One-time prominent Baptist minister Johnny Hunt has filed a lawsuit against his denomination, the Southern Baptist Convention. He accuses them of defamation in handling news of his sexual episode with another man’s wife. The report of his activity was included in a document prepared by Guidepost Consulting, which had been hired by the SBC to document denominational history related to sexual abuse. The complaint alleges the SBC and Guidepost engaged in defamation and libel, that they invaded Hunt’s privacy, and intentionally caused emotional harm.
The Catholic Diocese of Albany has become the eighth in the state of New York to file for bankruptcy as a way to handle the flood of lawsuits charging the religious organizations with turning a blind eye to sexual abuse by clergy. In California, the Diocese of Oakland is threatening bankruptcy. Both New York and California temporarily lifted their statute of limitations, allowing hundreds of people to file lawsuits. Bankruptcy allows organizations to distribute available funds to many more people, albeit at lower amounts.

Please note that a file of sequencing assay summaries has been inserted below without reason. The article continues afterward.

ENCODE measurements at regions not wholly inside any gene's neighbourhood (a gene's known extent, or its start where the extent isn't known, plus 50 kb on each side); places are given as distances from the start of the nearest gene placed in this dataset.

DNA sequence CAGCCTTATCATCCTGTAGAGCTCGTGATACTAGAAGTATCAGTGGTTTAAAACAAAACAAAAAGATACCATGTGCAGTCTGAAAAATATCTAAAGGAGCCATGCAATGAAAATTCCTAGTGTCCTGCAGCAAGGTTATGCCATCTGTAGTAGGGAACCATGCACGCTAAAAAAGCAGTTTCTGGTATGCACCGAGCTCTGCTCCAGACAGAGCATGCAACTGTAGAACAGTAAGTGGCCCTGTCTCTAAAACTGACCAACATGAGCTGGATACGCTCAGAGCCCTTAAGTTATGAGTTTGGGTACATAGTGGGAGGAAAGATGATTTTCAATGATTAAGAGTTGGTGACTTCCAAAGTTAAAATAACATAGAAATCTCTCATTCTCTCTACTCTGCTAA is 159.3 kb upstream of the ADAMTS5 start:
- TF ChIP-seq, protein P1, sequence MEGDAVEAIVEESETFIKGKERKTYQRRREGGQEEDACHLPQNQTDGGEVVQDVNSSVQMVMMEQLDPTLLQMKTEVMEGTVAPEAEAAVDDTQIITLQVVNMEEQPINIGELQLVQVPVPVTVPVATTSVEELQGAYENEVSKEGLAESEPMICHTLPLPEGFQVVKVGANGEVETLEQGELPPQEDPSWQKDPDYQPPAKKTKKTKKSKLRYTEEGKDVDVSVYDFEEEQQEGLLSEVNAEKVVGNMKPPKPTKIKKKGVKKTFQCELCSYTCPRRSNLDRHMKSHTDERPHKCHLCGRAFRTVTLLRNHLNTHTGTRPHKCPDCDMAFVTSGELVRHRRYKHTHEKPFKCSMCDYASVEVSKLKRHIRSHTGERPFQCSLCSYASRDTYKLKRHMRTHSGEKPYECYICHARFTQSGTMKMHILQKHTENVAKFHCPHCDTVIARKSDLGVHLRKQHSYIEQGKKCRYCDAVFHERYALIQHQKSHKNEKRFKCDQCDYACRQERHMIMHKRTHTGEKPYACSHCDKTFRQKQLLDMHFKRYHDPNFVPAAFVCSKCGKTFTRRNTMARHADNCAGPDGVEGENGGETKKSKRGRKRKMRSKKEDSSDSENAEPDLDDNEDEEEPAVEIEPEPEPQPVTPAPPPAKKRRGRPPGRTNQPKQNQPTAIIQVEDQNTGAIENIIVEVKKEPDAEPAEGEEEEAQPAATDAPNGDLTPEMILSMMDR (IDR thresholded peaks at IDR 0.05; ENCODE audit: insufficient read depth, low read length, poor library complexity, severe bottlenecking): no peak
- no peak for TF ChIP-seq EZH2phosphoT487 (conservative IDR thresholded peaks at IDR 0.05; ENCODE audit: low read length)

New York, Florida, Ohio, and California are just some of the states where local school boards are adding a Muslim holy day to the school calendar. That day is Eid al-Fatr, the last day of the Ramadan fast. Ramadan is a month-long celebration that rotates through the year. When Eid al-Fatr falls on a school day, districts are providing students (but not teachers) a day off. Eid al-Fatr is an Arabic phrase that means “the end of the fast.” Some schools have been observing the holiday for as long as ten years.
After three weekends in the theaters, the new movie “Jesus Revolution” has taken in more than $45 million in ticket sales. That far surpasses the entire $15 million budget to produce the film. Audience responses, as measured by the industry tool Rotten Tomatoes, factor in at an A+. The movie traces the early history of the Jesus Movement in California in the late 1960s and early 1970s. Critics have been more moderate in their evaluation of the movie, and numerous participants in the original events have challenged the film’s version of events.
Following the forced resignation of the president of a small evangelical seminary in Chicago, Northern, the board has now received the resignation of the acting chair of the board. Long-time supporter Fay Quanstrom, an alumna of the Illinois seminary and associate pastor at Gold Canyon United Methodist Church in Arizona, stated her convictions that the board had provided an inadequate response to the concerns from students, faculty and staff after President Bill Shiell resigned March 13. She contends that the board was too concerned about Shiell and the school and not focused enough on the complaints of students, especially women.